A survey of 365 climate economics experts shows that there is consensus around the need slow climate change because of its long-term negative effects. And they agreed that some sort of carbon-pricing plan is needed to create incentives to reduce emissions and investments in low- or no-carbon energy alternatives.
The Institute for Policy Integrity at New York University surveyed economists who have published peer-reviewed articles in highly ranked journals on climate change. The respondents estimate that climate change will have a negative impact on the global economy starting in 2025. And more than 75 percent see the global economy’s growth slowing over the long term because of climate change.
With consensus around the economic impact, it would stand to reason that climate change would be a major issue during the U.S. presidential election.
But during the primaries, Republicans don’t seem interested. During the Republican debate in New Hampshire over the weekend, candidates were asked to make Super Bowl predictions, but were asked nothing about global warming. Some suggest it may have to do with the fact that the American Petroleum Institute sponsored the debate, but it could boil down to the fact that the most of the remaining candidate deny climate change.
The candidates who acknowledge climate change have been dropping from the race.
“It’s … not appropriate to think that human activity, putting CO2 into the atmosphere, doesn’t make the Earth warmer,” said former New York Gov. George Pataki during an undercard debate last fall. “It does. It’s uncontroverted.”
Both Pataki and Sen. Lindsey Graham made statements during public debates about the problem of climate change. Neither candidate remains in the race. The only candidate remaining who has acknowledged that there is a problem is New Jersey Gov. Chris Christie.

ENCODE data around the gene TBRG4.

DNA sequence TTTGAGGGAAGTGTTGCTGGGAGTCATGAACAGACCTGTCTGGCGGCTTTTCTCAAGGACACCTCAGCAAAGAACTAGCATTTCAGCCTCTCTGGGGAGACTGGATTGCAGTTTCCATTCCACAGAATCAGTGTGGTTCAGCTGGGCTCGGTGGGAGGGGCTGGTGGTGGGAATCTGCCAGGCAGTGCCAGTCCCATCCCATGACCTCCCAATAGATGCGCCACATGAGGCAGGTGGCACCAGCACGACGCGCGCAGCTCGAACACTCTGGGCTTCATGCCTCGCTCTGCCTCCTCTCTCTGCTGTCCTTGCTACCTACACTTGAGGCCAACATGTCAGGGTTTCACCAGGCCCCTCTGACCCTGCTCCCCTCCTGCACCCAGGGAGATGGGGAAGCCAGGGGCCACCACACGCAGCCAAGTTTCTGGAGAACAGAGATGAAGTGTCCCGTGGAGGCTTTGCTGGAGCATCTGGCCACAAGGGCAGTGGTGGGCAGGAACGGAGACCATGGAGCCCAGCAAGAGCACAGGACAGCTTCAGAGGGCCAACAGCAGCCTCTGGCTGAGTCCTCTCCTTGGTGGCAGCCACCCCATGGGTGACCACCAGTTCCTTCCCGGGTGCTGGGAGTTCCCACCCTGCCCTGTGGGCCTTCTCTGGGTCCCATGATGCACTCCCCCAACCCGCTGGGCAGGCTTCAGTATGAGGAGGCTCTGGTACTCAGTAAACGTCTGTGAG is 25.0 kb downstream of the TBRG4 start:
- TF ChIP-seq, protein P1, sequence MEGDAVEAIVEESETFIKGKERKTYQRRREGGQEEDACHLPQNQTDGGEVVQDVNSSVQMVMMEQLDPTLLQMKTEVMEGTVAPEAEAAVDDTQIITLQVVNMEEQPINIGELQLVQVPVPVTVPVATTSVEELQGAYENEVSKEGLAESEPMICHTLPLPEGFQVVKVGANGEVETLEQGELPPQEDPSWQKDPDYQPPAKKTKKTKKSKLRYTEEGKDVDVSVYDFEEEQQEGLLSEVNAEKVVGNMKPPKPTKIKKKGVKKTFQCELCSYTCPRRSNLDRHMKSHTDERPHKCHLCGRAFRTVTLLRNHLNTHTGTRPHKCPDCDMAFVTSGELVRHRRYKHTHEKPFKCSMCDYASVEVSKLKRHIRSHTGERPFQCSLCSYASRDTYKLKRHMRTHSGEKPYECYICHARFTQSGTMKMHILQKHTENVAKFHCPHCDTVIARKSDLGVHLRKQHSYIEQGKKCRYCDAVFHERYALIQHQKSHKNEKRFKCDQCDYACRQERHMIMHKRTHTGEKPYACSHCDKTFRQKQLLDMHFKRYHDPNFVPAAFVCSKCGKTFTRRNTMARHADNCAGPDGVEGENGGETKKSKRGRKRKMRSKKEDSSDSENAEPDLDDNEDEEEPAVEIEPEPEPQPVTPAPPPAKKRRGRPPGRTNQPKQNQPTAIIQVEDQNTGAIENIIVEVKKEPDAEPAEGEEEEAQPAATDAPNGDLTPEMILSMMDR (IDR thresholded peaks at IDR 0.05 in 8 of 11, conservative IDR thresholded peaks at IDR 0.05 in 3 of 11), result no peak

A recent study showed that 13°C is the ideal average temperature for countries to perform economically well. It happens to be right where countries like the U.S., Japan, France and China are right now. But if that gets warmer, it could pose a problem, according to scientists at Stanford and University of California-Berkeley. At the current rate, 77 percent of the world’s countries would be poorer in 2100 than they would if steps were taken to slow global warming. The countries that would be affected the most also happen to be the poorest.
There is a way forward. Implementing a market-based system to curb carbon emissions, like a carbon tax or cap and trade system, is an efficient way to solve the problem, according to 81 percent of the climate economists. Given the fact that the U.S. is a major carbon emitter and a global leader, the economists agreed that there is a unique opportunity for the country to enact policies that will not only cut its own emissions but get other countries to follow suit.
Climate scientists and economists are clear, climate change is happening. Despite the overwhelming evidence that climate change is real and will have a negative impact on the world, many Americans still do not think it is a problem. A survey of Americans by Yale and George Mason University found that only 63 percent of Americans think climate change is happening. Barely more than half think it is the result of human activity.